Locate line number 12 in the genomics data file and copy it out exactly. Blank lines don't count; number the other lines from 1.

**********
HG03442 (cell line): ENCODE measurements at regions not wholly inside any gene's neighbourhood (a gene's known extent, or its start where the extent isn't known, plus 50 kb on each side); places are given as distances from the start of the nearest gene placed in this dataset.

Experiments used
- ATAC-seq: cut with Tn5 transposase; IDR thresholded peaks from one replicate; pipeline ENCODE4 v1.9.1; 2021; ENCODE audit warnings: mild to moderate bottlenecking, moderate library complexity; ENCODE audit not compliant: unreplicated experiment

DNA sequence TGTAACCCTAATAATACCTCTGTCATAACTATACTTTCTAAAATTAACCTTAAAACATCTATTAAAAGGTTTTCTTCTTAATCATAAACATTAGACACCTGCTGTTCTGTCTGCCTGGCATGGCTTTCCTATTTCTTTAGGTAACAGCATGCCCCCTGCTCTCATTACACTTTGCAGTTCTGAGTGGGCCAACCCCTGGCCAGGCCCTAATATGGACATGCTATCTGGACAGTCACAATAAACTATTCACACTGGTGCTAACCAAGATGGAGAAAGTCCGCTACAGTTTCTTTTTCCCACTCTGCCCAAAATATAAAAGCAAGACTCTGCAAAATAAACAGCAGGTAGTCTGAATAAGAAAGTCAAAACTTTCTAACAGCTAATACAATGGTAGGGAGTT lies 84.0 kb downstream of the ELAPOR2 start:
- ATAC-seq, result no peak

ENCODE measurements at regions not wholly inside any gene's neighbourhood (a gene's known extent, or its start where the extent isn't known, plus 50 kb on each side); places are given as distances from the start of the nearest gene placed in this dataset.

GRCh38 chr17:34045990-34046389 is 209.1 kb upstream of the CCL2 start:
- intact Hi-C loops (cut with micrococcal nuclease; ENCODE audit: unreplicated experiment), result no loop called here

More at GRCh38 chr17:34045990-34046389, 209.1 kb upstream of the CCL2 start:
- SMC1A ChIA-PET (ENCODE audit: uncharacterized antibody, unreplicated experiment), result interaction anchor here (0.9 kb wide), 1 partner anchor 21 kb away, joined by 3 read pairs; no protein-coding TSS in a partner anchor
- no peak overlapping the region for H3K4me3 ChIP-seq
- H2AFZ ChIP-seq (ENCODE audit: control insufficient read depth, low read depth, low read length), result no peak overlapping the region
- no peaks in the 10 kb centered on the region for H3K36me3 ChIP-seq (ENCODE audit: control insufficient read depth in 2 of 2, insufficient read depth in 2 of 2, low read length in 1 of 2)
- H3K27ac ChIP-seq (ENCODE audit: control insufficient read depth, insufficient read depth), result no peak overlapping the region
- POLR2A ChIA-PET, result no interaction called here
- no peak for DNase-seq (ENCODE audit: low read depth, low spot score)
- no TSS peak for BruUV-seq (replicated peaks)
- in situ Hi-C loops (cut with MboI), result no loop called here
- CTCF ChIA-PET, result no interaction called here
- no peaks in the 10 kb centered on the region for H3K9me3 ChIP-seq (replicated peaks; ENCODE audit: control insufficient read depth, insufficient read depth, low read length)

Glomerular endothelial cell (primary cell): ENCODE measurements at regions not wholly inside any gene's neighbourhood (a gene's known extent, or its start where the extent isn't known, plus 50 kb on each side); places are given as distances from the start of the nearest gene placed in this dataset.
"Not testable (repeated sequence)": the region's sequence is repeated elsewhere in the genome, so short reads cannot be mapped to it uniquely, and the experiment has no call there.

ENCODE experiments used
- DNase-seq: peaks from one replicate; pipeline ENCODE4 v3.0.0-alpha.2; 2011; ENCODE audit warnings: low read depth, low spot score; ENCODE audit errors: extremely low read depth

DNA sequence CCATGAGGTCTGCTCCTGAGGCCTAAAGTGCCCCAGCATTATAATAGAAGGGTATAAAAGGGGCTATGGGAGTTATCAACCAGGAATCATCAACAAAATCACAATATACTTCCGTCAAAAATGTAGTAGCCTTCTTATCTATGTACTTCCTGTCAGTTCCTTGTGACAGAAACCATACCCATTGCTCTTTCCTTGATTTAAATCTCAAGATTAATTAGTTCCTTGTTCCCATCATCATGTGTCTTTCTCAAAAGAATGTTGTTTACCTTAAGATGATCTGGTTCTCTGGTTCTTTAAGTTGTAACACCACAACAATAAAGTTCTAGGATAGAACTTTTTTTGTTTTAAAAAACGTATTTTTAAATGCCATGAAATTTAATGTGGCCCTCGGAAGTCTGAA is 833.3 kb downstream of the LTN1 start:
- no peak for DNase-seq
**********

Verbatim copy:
- H2AFZ ChIP-seq (ENCODE audit: control insufficient read depth, low read depth, low read length), result no peak overlapping the region